The one who would minister truly the Word of God must challenge his congregation and hearers with these words of Jesus. We must warn those who are in the church as well as those outside of the coming judgment. They may ignore the warning, but as God told Ezekiel in Chapters 3 and 33, the minister of God is called to be a watchman. When they see the enemy come, they are to give warning. If the people fail to heed this warning, then the minister is delivered or responsibility of their fate. But if the minister fails to warn, then he will be swept away with the flock. How seriously should we take the call to proclaim the Word of God which is the only rescue!
Many times, when we think of the enemy, we think of Satan. One could have seen in the days of Ezekiel that the godless Babylonians were the enemy from which the people needed to be warned. However, this would miss the true point. It is true that the ISIS of their day could be quite barbaric as their predecessors the Assyrians were. It would only seem natural that we would want to protect ourselves from such people. However, Scripture is equally clear that the Babylonians were being used by God as a means of judgment for the sins of Judah and their rejection of the Word of God. They had built their religion upon the sun, moon, and stars mixed with a little of the Torah. They killed their own offspring in the most tortuous ways. They build sacred places to other gods than Yahweh, the only and true God.
In other words, the Israelites did not realize that it was the very God they claimed to serve was their true enemy. It was He who challenged them “Prepare to meet your God, O Israel”. This word “meet” means “to meet in battle”. The church at Sardis in the Book of Revelation also did not realize that they were a synagogue of Satan. Sardis had once been taken because the soldiers of Croesus had not been careful. A soldier went down a secret path on the mountain to retrieve a helmet. One of Cyrus’ soldiers noticed this. That night, Cyrus’ soldiers went up this unguarded secret path and took the city. So when Jesus tells the church there to be watchful, they aren’t being challenged to be on the lookout for Satan. Rather, they are to be on the lookout for the judgment of Jesus upon the church. Just like there were a few faithful in Jerusalem who were spared the judgment, and one family in the great flood, there was a few in Sardis which would be spared.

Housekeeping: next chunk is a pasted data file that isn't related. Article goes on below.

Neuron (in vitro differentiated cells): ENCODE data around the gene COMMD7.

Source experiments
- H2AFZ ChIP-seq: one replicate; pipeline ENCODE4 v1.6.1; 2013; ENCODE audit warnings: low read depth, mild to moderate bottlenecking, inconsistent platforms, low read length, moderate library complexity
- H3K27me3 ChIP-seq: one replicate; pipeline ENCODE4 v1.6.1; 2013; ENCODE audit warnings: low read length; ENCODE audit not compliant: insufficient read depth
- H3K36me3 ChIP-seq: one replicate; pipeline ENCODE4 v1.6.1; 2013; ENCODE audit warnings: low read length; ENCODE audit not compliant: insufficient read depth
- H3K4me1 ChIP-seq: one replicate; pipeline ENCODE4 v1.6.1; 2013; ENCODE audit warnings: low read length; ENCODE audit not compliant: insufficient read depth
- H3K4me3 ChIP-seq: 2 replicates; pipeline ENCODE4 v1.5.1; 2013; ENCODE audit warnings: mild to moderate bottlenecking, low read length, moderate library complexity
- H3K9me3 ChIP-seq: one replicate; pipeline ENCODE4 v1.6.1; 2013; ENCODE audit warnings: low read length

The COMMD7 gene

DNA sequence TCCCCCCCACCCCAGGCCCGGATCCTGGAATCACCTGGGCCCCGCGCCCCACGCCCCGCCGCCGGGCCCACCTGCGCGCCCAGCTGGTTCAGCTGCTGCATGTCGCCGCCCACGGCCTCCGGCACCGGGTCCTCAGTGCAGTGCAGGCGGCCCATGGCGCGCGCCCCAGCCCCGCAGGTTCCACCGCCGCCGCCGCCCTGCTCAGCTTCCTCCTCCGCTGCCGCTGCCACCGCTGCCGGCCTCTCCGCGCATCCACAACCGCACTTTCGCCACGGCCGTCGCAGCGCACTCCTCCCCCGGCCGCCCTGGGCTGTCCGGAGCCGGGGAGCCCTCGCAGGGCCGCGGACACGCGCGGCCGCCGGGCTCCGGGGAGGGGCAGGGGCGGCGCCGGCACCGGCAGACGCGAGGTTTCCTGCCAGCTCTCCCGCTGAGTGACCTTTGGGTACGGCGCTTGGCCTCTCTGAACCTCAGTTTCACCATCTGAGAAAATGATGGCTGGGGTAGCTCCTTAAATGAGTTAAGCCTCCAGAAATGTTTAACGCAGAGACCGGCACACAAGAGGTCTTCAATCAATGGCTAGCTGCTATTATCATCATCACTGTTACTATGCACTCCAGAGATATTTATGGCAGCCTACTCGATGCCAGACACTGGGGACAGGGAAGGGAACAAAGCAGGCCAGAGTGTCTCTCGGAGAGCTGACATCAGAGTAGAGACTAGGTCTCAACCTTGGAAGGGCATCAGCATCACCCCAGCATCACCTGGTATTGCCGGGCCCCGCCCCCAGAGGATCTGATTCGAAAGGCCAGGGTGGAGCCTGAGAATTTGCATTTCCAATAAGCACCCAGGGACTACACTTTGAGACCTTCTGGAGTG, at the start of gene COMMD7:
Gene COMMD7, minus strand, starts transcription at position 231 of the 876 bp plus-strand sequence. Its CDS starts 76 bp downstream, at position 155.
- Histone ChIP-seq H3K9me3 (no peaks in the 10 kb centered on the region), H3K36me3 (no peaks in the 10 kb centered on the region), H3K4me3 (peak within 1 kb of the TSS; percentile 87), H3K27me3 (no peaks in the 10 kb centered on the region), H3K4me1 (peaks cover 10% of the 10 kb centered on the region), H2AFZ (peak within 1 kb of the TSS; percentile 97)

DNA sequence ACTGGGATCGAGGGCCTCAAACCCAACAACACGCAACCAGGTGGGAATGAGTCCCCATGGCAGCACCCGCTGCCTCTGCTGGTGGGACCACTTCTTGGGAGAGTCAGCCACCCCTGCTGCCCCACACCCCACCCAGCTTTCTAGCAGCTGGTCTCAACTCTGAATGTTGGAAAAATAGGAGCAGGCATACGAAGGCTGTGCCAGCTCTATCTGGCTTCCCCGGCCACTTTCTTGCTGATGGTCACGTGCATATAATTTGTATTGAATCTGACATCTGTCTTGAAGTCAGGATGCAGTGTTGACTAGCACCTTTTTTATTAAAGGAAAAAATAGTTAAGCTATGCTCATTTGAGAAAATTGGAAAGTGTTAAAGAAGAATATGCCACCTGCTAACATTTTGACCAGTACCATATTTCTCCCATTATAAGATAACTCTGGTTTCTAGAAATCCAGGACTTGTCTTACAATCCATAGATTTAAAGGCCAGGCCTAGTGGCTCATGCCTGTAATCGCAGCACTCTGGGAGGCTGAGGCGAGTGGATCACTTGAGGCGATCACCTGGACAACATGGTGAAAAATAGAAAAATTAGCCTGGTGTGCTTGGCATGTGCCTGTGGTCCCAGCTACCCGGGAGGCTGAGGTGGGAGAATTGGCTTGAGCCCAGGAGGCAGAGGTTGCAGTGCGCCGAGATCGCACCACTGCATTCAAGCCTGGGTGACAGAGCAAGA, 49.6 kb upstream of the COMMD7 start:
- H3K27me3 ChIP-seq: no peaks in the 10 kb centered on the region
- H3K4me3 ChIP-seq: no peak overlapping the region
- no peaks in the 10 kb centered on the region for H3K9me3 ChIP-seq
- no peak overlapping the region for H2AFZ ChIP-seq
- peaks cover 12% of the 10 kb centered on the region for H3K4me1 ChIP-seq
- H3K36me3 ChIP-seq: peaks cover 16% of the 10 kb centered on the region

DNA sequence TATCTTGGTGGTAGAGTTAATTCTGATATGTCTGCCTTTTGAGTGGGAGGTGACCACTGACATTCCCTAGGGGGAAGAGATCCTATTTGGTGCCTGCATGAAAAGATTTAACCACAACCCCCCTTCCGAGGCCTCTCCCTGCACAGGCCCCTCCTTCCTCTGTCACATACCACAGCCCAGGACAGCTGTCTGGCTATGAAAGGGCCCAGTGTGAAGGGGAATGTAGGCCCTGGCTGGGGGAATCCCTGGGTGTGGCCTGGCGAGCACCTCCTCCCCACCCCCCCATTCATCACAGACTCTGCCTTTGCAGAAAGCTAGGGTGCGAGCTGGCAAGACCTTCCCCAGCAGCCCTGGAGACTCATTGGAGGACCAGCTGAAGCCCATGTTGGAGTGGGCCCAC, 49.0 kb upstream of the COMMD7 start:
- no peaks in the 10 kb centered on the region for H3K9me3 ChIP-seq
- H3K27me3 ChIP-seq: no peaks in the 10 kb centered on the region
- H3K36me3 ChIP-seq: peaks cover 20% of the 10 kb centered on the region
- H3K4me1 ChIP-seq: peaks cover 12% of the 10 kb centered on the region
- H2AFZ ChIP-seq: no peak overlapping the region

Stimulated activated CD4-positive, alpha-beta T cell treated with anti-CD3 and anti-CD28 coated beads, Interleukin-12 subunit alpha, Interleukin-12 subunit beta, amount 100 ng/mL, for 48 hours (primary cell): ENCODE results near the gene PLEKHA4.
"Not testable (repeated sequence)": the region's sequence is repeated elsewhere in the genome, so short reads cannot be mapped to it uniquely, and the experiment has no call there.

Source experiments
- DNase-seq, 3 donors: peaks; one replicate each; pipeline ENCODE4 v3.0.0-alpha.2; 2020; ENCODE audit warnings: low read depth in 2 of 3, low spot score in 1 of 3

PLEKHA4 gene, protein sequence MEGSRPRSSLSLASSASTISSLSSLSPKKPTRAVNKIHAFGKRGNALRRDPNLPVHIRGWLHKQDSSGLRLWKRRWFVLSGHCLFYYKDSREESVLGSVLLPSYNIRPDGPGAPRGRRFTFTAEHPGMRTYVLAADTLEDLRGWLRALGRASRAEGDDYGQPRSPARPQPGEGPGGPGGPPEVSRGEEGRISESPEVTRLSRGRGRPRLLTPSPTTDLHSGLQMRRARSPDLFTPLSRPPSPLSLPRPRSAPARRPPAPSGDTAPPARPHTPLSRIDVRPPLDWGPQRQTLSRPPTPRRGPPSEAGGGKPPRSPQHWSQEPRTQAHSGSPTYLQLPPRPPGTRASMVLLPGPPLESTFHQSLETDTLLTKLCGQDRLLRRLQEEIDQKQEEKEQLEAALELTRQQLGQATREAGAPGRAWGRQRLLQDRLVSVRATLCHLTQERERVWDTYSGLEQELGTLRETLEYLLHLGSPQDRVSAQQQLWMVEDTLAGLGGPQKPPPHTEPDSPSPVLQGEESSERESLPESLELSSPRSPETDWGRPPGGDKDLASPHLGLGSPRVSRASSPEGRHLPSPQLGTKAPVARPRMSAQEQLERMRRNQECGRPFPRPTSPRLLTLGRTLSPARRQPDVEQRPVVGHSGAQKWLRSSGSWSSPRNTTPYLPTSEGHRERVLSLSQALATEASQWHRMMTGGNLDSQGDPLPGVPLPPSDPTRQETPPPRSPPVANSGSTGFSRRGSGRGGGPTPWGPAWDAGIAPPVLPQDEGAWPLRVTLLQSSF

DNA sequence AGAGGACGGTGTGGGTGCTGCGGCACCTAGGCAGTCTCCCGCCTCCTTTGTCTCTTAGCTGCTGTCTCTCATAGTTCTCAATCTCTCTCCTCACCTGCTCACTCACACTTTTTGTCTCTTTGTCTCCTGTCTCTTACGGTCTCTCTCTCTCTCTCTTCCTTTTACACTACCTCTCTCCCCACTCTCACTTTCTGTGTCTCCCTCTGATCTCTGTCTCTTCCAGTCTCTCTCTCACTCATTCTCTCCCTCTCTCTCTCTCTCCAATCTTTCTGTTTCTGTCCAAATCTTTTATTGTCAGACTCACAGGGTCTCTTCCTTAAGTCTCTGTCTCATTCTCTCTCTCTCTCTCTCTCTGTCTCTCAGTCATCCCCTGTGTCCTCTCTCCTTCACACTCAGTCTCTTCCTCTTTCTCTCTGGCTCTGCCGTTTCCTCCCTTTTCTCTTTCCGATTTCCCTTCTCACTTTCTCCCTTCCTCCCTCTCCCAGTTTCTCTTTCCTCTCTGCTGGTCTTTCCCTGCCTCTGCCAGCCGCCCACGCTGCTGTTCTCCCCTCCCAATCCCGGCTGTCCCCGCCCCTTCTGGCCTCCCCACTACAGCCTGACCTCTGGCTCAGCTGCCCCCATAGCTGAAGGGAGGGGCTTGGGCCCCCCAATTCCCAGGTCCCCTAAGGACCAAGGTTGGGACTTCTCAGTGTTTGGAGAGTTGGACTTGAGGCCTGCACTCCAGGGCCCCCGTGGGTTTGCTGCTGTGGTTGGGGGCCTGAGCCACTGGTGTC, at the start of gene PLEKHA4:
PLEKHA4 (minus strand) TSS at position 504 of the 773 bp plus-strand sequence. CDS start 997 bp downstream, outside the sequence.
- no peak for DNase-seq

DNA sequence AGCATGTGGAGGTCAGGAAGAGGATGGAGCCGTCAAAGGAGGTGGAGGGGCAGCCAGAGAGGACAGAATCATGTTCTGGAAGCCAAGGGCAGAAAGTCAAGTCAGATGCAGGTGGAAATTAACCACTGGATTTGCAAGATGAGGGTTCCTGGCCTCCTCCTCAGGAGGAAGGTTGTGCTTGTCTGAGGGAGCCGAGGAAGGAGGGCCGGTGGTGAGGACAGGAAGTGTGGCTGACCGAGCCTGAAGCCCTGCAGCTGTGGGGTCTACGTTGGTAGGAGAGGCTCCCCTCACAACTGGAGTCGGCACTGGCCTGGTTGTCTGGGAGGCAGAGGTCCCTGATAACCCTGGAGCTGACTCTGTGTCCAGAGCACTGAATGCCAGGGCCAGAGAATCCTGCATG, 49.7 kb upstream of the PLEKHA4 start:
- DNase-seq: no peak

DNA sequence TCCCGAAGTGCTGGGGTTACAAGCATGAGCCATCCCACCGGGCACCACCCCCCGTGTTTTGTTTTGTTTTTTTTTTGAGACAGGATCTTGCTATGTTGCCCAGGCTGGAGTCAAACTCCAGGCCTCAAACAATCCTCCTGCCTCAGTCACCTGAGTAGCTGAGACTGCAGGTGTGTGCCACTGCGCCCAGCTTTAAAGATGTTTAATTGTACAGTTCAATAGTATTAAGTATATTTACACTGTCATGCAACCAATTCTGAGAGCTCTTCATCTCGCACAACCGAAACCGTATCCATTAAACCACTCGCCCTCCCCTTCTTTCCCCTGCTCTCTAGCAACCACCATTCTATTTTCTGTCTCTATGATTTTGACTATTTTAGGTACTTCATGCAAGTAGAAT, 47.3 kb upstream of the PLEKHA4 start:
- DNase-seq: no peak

The church, likewise, needs to be warned of the wrath to come. When John Wesley created his Methodist societies, the doorway to membership was a desire to escape the wrath to come. This of course has been utterly forgotten in the United Methodist Church today. No one wants to hear about the wrath of God. They want a god who loves everybody and everything, a god who indulges them. They are like those who know how to eat proper and balance meals, yet choose not to. When they get into trouble as a result, they go to the doctor, whose advice they spurned, and ask for a pill or operation to fix them. Yet, many of them continue in their old ways. I have seen people who are being treated for emphysema puffing on cigarettes and those who are on insulin pigging out on cake. We don’t want the real cure. Instead, we want something that will let us continue to do what we are doing without impunity.
In like matter, we reject Jesus who is the only cure for sin. Instead, we want a divine fixer-upper that allows us to continue in sin without its consequences. This is something God will not allow. Do not be fooled!
The wise man builds his house upon the rock of the Word of God. This means studying God’s Word on a regular basis, praying that God will upon up its meaning through the Holy Spirit. This is the proper action to take; Jesus Christ is the sure foundation, the solid rock upon which we build our faith. Faith is not passive. It is true it is received as God’s gift that way. But the gift of God also urges the believer into action. The true disciple hears the Word of God and puts them into practice.
I offer you no shortcuts, no easy way. I can only offer to you what God has said to the very best of my ability which truly has to be enabled by God’s grace and wisdom alone. I have delivered my soul from judgment this morning if I have been careful to proclaim the entire counsel of God. Now will you take heed to the warning of Jesus? The consequences of the wrong action are simply too great to ignore.